Dante the pilgrim moves faster and faster as he scales the mountain. The sins of the flesh weigh us down less than the spiritual sins perhaps, but they are the last to go. Emaciated, food having failed to nourish properly, the Gluttonous fast and sing Psalm 51, Labia mea: “Open my lips, Lord, and my mouth shall proclaim thy praise.” The most exalted use of the mouth and lips is for praise of God, not tasting and chewing. These souls “hunger for righteousness,” not meat. Once again, the mystery of the marriage feast at Cana is a corda, for Mary sought to satisfy the wedding guests “more than her own mouth.” Abstinence, not surprisingly, counters gluttony, and Eve, who ate the forbidden fruit of disobedience and curiosity, is its counter example.

Finally, to the last cornice where I find my male readers already meditating. The Lustful, wrapped in flames, sing Summae Deus Clementiae which calls on the God of Highest Mercy, with a “heart pure of sordid things.” Lest we have fooled ourselves with a regimen of perfect practices, we are thus reminded that we do not save ourselves like Pelagian superheroes, but pray for our salvation like helpless sinners. Once again, the mystery of the Annunciation, this time offering the virtue of chastity (“I do not know man”), is a joyful frena. The Sodomites, who walk past Dante in the wrong direction, are the principal frena, for their perversion of the marital act is the essential expression of all lust.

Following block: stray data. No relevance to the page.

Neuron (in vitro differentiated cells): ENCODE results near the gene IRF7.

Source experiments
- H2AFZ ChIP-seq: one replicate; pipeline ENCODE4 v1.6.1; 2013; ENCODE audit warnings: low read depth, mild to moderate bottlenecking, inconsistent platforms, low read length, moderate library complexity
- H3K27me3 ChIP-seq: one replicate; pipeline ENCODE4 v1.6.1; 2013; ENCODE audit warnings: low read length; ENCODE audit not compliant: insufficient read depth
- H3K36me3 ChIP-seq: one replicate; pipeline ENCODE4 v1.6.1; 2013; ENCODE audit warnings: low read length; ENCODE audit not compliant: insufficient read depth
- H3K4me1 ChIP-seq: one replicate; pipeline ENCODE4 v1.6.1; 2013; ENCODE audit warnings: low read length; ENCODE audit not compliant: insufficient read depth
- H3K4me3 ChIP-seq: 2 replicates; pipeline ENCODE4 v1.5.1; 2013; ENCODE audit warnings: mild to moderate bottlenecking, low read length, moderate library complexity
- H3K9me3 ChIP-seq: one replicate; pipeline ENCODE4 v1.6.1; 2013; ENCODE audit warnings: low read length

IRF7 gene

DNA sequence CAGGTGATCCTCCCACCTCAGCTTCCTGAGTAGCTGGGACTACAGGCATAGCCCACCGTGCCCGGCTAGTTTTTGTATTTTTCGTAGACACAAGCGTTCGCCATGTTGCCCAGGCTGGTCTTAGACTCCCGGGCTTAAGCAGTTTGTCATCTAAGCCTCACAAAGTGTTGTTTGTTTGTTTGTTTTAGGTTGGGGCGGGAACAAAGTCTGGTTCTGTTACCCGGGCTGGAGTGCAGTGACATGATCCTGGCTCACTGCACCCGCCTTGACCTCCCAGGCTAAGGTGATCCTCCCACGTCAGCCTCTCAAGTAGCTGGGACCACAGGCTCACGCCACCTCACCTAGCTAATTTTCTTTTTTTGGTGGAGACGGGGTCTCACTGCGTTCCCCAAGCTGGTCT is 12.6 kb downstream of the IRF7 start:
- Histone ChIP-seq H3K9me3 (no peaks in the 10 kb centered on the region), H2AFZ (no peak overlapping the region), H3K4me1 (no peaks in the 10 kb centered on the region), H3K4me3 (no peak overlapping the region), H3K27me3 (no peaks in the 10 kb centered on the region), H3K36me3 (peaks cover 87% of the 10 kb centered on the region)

To overcome sin is to approach Paradiso. Having “forgotten” its temporal effects with the waters of Lethe, Dante the pilgrim sees the Garden of Eden and an immense Heavenly Pageant, the Chariot of the Church Triumphant drawn by the Griffon two-natured Man-God, and attended by the candles of the Four Cardinal and Three Theological Virtues, and the Books of the Old and New Testaments as marching elders. The allegory explodes in a triumph, a victory parade over sin. 

You could take on one sin a week and mount the mountain of Lent, or spend all six and a half on your thorniest sin, using the suggested hymns to cleanse your soul and the examples and counter-examples from Sacred Scripture (and many from secular mythology) to direct your path. Of course, Dante didn’t mean Purgatorio as a Lenten prelude to Easter, especially since Inferno begins on Good Friday and Purgatorio ends well into Easter Week, but on the cusp of Paradiso Dante the pilgrim emerges “from the holiest wave remade like new plants renewed from a new shoot, pure and disposed to jump to the stars.” No guarantee that these preparatory meditations will do that for you, but they’re worth a shot. My young principal was right.


  • Kenneth Colston

    Kenneth Colston’s articles and reviews have appeared in The New Criterion; LOGOS: A Journal of Catholic Thought and Culture; First Things; New Oxford Review; St. Austin’s Review, and Homiletic and Pastoral Review. He is a retired teacher who lives in St. Louis.